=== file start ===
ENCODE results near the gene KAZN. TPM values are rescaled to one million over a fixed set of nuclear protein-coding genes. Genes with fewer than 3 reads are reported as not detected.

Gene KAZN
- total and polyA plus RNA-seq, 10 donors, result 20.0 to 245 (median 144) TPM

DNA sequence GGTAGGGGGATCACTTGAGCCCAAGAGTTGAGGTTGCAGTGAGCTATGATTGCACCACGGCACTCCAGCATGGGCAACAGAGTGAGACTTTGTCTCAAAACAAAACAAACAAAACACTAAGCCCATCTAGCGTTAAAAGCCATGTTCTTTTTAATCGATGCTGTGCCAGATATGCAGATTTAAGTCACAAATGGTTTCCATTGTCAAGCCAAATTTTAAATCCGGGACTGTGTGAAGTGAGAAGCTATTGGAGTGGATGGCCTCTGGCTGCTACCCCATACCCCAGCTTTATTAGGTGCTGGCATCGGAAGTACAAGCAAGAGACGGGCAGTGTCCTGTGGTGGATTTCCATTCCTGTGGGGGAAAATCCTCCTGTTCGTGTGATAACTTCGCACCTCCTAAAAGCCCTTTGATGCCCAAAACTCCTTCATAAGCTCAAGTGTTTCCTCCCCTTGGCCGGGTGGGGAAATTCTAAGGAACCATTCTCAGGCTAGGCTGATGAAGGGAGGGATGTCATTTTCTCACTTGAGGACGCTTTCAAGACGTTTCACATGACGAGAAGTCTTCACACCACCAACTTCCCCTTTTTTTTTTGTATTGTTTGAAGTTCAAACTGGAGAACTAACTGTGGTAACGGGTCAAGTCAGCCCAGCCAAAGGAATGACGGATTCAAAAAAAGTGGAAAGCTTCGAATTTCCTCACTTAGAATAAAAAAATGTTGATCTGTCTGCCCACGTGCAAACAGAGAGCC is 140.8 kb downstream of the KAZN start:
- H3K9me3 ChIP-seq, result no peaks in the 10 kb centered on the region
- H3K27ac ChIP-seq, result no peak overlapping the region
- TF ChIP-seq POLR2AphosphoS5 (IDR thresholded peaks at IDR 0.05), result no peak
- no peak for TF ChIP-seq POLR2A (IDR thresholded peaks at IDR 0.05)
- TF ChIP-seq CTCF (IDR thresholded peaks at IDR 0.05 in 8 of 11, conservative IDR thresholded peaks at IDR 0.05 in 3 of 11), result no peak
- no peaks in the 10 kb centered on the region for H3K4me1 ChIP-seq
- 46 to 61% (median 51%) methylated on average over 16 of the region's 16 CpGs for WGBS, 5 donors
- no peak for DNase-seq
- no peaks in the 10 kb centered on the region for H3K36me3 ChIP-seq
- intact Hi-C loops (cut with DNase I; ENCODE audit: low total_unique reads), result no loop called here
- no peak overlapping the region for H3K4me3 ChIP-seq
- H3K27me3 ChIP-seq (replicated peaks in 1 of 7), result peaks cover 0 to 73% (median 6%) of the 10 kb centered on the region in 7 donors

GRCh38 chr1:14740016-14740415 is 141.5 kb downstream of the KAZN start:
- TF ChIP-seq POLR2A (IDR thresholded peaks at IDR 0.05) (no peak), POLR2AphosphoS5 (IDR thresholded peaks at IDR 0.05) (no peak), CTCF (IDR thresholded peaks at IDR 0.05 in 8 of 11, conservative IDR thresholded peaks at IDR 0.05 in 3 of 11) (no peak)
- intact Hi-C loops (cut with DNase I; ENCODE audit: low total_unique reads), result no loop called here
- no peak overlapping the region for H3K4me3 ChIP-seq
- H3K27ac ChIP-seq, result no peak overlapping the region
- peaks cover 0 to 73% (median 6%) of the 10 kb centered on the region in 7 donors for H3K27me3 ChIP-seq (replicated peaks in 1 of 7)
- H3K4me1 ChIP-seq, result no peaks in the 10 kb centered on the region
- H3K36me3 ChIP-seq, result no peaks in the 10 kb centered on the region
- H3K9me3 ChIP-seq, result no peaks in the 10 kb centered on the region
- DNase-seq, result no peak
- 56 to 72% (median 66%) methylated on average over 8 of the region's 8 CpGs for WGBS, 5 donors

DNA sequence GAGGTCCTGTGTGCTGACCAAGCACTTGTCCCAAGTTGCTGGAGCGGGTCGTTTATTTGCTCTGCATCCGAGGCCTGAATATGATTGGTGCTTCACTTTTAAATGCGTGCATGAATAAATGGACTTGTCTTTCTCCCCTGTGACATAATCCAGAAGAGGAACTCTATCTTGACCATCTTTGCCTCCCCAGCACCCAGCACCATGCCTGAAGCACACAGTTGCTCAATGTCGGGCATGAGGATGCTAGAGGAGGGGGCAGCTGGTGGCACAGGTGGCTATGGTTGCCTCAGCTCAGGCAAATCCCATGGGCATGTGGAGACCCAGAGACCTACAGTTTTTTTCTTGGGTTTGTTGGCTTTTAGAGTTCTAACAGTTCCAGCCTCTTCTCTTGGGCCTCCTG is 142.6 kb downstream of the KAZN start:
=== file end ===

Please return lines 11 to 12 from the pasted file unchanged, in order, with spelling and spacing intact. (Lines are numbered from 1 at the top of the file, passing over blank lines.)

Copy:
- 46 to 61% (median 51%) methylated on average over 16 of the region's 16 CpGs for WGBS, 5 donors
- no peak for DNase-seq